mHealth takes on diabetes

August 20, 2014 in Medical Technology

Boston’s Joslin Diabetes Center is using an mHealth platform to help diabetics and their caregivers control a potentially fatal side-effect of the disease.

Joslin and Glooko have launched the HypoMap, a mobile tool that enables diabetics and their caregivers to identify low blood-sugar readings, or hypoglycemia. If left untreated, the condition can plunge the diabetic into a coma and even lead to death. It’s especially dangerous for a percentage of the world’s diabetics who can’t recognize the symptoms associated with hypoglycemia – a condition known as hypoglycemia unawareness – and therefore don’t recognize the danger signs.

[See also: Google at work on lens to gauge glucose.]

“With this … we’re able to see people who are trending in the wrong direction and take action,” Rick Altinger, CEO of Glooko, a Palo Alto, Calif.-based mHealth company, told mHealth News. “We’re not only capturing that glucose data (remotely), but we’re doing something with it.”

Diabetes is fast reaching epidemic proportions, with a corresponding effect on the nation’s healthcare system. Where there were 7 million diagnosed diabetics in 1980, that number has jumped to 28 million this year and is expected to surpass 45 million in 2035. Meanwhile, according to a study conducted by Gurkirpal Singh, MD, of Stanford University, hypoglycemia is the cause of roughly 270,000 annual hospitalizations, and cost the U.S. healthcare system more than $13 billion in 2009.

Glooko provides the device-agnostic technology by which a diabetic can take his or her blood sugar readings and share them with caregivers. Through the cloud-based HypoMap platform, which identifies when a hypoglycemic event has occurred, diabetics can answer questions about how, when and why that event occurred, and caregivers can use that data to refine management plans to prevent future events.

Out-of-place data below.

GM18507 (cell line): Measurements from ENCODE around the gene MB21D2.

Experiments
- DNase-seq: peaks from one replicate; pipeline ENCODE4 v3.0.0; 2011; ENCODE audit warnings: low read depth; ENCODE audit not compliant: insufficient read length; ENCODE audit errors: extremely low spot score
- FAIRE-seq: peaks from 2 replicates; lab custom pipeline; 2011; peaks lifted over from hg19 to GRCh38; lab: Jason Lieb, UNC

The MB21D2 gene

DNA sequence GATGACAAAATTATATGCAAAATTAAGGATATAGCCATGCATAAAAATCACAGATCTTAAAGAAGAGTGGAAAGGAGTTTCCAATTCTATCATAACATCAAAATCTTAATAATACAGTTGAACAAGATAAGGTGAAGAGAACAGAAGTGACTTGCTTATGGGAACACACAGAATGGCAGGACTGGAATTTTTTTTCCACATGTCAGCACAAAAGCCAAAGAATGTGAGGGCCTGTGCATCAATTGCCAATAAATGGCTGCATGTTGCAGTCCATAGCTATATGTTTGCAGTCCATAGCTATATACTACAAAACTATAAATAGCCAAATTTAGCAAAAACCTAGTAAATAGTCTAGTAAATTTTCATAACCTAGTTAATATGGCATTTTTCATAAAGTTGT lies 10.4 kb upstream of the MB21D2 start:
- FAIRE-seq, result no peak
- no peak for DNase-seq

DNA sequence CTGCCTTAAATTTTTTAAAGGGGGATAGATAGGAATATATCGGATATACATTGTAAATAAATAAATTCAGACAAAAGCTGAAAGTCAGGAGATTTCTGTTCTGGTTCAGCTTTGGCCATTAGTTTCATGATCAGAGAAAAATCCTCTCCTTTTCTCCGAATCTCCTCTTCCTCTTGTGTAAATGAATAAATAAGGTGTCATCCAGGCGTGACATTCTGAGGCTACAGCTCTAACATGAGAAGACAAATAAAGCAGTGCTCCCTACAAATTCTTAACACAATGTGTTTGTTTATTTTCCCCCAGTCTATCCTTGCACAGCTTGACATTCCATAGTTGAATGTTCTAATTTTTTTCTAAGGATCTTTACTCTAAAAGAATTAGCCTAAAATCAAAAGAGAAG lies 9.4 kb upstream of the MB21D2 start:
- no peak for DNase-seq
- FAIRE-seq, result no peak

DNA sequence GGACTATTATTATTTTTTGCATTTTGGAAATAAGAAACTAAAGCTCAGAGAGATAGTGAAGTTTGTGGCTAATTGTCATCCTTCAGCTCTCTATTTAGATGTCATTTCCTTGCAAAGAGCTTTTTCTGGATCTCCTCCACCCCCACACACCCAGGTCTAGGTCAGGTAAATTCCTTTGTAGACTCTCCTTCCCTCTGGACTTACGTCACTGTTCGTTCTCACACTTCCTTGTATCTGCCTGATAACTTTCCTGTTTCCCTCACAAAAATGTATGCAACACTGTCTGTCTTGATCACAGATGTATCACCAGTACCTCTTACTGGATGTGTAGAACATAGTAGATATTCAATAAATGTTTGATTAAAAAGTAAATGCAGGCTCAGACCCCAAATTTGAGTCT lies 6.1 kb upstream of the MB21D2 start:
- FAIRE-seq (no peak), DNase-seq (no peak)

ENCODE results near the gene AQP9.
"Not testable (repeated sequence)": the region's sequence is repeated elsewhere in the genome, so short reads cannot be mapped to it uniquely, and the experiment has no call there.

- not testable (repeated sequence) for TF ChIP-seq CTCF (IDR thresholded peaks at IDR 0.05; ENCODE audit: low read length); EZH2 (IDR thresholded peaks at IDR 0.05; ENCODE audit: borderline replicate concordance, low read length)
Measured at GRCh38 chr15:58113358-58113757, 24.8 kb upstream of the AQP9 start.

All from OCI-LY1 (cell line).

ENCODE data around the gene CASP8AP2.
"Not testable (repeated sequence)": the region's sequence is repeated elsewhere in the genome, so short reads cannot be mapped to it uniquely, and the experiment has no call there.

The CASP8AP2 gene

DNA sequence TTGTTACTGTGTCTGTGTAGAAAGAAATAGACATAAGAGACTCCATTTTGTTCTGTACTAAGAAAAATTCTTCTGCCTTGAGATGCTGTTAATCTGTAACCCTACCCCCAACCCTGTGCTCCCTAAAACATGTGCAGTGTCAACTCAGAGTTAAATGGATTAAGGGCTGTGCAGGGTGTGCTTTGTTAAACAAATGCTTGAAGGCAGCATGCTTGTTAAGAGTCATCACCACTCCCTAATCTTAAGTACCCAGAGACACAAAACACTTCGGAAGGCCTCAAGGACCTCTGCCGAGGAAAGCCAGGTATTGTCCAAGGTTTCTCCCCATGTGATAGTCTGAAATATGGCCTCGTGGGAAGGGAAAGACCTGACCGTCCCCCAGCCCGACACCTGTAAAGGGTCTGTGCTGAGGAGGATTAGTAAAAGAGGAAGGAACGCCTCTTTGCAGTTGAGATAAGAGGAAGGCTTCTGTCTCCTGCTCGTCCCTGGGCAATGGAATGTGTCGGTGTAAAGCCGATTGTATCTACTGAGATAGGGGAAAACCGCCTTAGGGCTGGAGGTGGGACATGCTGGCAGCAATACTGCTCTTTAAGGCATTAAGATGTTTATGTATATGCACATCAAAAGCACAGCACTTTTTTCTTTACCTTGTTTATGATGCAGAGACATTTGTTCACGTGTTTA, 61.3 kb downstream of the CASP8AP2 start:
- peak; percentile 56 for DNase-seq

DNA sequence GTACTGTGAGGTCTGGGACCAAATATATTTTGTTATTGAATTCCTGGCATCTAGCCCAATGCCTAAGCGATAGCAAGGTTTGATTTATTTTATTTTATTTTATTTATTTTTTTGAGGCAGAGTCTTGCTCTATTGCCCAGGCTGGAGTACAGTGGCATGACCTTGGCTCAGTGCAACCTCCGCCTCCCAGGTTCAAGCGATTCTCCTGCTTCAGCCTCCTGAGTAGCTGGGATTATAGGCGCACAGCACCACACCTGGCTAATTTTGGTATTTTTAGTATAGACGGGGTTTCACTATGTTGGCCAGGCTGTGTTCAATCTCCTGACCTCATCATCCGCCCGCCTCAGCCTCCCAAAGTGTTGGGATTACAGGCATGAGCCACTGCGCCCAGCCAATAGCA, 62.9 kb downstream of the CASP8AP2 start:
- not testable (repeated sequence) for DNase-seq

[See also: Diabetes pilot debuts in Mississippi and Joslin Diabetes Center, Phytel launch CME research project.]

“Patients rarely have an accurate recollection of the factors leading up to a hypoglycemia episode that occurred months before, and the opportunity to identify underlying causes and, therefore, prevent recurrences is lost,” said Howard Wolpert, MD, director of the Joslin Institute for Technology Translation, in a press release. “For the first time, clinicians can have substantive discussions about specific hypoglycemic events using key contextual data such as symptoms, causes and treatments recorded in real-time, and subsequently help patients to improve their diabetes self-management skills and prevent future episodes.”

More importantly, Altinger said, HypoMap can issue an alert when a hypoglycemic event has occurred, giving caregivers the opportunity to intervene immediately and prevent a hospitalization. In many cases, he pointed out, hypoglycemic events occur because a diabetic changes his or her routines, either through exercise or illness.

“This isn’t about seeing a patient once or twice a year (and going over the numbers of the past few months); this is about continuous, mobile monitoring,” he said.

This story was first published on mHealth News, sister publication of Healthcare IT News.

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